As a simple example, I needed to know which version of Windows was installed on their machine (7, 8 or 8.1). This user was clearly not able to find out by themselves; so how would you approach it?

There are some ways to walk them through to getting the right information (the shortest I know of now is to press the Win key + the Pause/Break key), but there was a much simpler way: I asked them to describe the start menu button.

For reference: the start menu button on W7 has a wavy flag in a circular button, on W8 there is no Windows flag, and on W8.1 there is a straight-line flag with no circular border around it.

This was an simple visual distinctionthat a layman could easily differentiate between, and thus there was no issue in communicating with the user. I got my information, the user didn't have to struggle to understand my questions or how to figure out how to answer them, and we didn't waste each other's time.


Given the time sensitive nature of the task, and that a potential security incident was occurring, there was not enough time to teach the end - user , or guide them in detailed procedures. It was painful watching in the SOC of continued SIEM alerts for which response was hampered.

This is a failing on your department's behalf. Your department is apparently depending on uninformed laymen for critical time-sensitive information. The difficulty in communicating is an obvious consequence when you've decided to rely on untrained laymen. This is why experts are hired for important jobs.

Your department needs to address this issue. There are many solutions here:

  • Find a way to remote into the machine yourself
  • Give the on-site users a training on what they need to do when you need them to give you the information
  • Ensure that a trained employee can visit the site in a reasonable time frame
  • Stop worrying about the time it takes to have untrained and unskilled people perform a task they were never prepared for.
  • "What do you see right now" is the most important question of them all. Because pretty much anyone can describe that what they are seeing is a blank screen, blue screen, "the place where you log in" or "the internet" – Borgh Jan 11 at 10:59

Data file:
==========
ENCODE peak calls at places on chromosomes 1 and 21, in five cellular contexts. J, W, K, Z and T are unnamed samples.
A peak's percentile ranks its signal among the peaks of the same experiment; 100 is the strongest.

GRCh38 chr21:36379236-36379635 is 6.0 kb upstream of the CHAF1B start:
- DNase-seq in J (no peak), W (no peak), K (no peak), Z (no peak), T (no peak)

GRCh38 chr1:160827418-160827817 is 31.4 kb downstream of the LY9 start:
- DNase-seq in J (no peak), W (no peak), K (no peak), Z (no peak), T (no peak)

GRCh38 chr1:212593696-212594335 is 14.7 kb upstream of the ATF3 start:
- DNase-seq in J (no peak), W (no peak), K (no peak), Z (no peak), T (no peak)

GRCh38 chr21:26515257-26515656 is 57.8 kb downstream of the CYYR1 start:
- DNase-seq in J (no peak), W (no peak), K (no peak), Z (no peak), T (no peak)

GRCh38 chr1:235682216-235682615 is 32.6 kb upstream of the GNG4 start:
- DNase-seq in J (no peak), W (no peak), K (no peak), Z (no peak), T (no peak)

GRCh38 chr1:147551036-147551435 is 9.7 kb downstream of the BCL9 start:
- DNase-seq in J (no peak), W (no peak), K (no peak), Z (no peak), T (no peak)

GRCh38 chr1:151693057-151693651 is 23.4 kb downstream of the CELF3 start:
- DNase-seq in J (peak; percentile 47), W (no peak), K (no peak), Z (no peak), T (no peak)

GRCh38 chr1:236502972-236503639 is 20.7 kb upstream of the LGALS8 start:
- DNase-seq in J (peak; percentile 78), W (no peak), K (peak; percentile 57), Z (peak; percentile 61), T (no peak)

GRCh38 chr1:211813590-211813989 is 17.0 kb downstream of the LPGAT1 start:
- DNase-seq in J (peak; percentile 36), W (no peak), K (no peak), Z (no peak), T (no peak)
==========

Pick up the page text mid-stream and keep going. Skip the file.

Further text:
• @Borgh: True, but there's also the risk of being too open-ended. For example, I can picture several of the users I worked with who would say "nothing" when being unable to login. It very much depends on the topic. Using the answer's example of figuring out the OS, open-ended questions aren't the best. There's also the risk of users getting upset at asking them seemingly trivial/stupid questions, whereas directed questions come across as more intelligent (keep in mind that users who don't know they have the wrong idea tend not to realize that they explained it the wrong way). – Flater Jan 11 at 11:02
  • I assume some level of cooperation in whoever you are calling, if someone answers "nothing" then they might have to take off the blindfold. – Borgh Jan 11 at 11:21
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In every programming job I have had in the last decade or two the IT department routinely takes over my PC to solve problems, install new software, etc.

Why can't you?

You may not currently have the ability to do so, but why not ask your boss, who ought to understand the technical benefits and also be able to communicate the need to install such a system effectively to higher management?

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Unlikely options (probably not feasible):

  • Train employees to have basic computer literacy.